A peer-reviewed article of this Preprint also exists.
It is very rare to find microbiome studies where variance inflation and random forest algorithms are implemented. This is a good approach!
However, the community composition of the control treatment EFB-0 is quite different from what has been reported in normal honeybee workers: there is an overabundance of Gilliamella apicola and Bartonella bacilliformis (which I think is actually Bartonella apicola ), and the abundance of the Lactobacilli is remarkably low (~30%). This clade is well known to dominate the hindgut. I could not find this discussed in the manuscript.
This leads me to the following question: are the relative abundances normalized? this should be done to compare between samples, since a difference in the amount of sample from where DNA was extracted can have an impact in the sequencing results. This should also be normalized for 16SrRNA copy number.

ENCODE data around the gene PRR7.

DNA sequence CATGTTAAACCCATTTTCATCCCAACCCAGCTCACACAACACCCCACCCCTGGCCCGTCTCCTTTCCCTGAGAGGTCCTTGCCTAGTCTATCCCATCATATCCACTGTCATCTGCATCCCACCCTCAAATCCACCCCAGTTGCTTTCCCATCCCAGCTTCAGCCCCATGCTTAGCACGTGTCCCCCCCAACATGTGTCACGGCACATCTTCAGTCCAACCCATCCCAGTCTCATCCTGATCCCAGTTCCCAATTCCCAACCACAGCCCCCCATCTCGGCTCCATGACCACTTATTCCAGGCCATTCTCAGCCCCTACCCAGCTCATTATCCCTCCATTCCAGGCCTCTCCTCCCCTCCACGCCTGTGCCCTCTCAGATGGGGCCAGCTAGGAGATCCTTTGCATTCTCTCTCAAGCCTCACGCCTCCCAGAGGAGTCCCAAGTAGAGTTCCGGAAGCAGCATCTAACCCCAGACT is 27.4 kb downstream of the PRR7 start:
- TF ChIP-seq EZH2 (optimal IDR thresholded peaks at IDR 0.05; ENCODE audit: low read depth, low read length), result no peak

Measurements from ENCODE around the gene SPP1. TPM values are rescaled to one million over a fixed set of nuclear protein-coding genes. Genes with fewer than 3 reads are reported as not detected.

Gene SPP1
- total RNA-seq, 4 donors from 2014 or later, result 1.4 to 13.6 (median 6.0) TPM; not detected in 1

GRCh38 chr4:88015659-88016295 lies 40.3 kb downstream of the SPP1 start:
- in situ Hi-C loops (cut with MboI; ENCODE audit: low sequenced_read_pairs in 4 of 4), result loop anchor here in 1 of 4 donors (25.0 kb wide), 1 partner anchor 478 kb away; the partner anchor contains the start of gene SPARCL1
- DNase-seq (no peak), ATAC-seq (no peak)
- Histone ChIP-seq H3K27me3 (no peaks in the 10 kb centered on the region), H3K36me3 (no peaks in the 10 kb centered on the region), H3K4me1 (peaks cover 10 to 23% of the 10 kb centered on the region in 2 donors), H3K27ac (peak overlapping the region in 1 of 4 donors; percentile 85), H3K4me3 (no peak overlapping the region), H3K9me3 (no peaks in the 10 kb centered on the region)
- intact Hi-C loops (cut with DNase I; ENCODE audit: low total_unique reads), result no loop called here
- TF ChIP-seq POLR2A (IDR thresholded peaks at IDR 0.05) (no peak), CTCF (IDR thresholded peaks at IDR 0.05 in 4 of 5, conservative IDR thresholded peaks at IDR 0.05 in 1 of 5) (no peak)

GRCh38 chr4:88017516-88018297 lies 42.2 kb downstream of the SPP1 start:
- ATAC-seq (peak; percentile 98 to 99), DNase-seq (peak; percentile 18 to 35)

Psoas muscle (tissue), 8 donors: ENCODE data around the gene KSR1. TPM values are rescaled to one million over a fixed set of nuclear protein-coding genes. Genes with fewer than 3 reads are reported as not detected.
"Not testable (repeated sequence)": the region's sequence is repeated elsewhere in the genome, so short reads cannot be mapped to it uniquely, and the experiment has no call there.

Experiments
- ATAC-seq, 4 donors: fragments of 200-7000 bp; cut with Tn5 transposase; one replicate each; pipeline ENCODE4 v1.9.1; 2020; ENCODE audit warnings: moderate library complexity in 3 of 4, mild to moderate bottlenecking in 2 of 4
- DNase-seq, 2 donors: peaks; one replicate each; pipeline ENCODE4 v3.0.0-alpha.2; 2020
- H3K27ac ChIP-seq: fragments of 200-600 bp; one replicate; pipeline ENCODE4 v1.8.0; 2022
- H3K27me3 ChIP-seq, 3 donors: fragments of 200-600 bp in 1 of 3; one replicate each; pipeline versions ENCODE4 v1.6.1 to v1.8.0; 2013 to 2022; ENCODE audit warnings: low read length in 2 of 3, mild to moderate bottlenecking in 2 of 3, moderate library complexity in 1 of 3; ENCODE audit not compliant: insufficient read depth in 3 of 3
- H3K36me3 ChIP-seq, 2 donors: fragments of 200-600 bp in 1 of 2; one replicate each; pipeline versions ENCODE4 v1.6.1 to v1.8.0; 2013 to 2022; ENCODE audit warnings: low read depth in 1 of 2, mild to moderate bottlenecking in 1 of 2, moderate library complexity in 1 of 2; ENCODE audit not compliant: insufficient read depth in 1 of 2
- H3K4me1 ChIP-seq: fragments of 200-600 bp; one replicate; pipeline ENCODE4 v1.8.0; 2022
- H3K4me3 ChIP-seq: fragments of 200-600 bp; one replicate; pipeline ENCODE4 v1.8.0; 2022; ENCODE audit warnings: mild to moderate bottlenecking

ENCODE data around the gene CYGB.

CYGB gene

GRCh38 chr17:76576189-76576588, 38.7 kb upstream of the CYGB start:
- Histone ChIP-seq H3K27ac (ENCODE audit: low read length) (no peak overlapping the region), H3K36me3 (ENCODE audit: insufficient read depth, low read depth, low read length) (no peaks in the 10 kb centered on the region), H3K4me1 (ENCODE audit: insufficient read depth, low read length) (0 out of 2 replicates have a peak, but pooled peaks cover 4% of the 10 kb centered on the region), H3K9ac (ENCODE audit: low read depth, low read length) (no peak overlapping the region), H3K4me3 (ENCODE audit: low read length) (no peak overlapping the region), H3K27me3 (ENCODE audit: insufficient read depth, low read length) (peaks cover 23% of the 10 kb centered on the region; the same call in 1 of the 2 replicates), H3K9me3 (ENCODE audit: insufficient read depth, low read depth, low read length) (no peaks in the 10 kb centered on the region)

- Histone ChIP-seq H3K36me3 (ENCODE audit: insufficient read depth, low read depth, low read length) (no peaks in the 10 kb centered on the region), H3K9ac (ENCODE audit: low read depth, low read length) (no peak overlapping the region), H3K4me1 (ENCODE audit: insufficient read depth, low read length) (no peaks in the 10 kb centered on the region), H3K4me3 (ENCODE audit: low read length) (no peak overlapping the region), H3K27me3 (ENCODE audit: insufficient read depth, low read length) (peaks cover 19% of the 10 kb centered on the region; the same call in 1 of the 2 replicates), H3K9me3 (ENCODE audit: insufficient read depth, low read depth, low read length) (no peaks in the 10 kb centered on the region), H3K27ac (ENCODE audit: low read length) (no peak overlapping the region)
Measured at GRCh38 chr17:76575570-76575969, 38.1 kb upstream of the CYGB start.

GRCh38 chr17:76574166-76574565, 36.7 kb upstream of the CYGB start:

The normalization step could be the cause of the variation attributable to Julian days (each sample would be different on its own despite the treatment). And more importantly, since OTU relative abundance is Compositional Data, it would also affect the results on the effect on core-gut abundances: an increase in Melissococcus is necessarily followed by a decrease in everything else.
This should be addressed in a final version, since the relative abundance would affect all other downstream statistical analyses.
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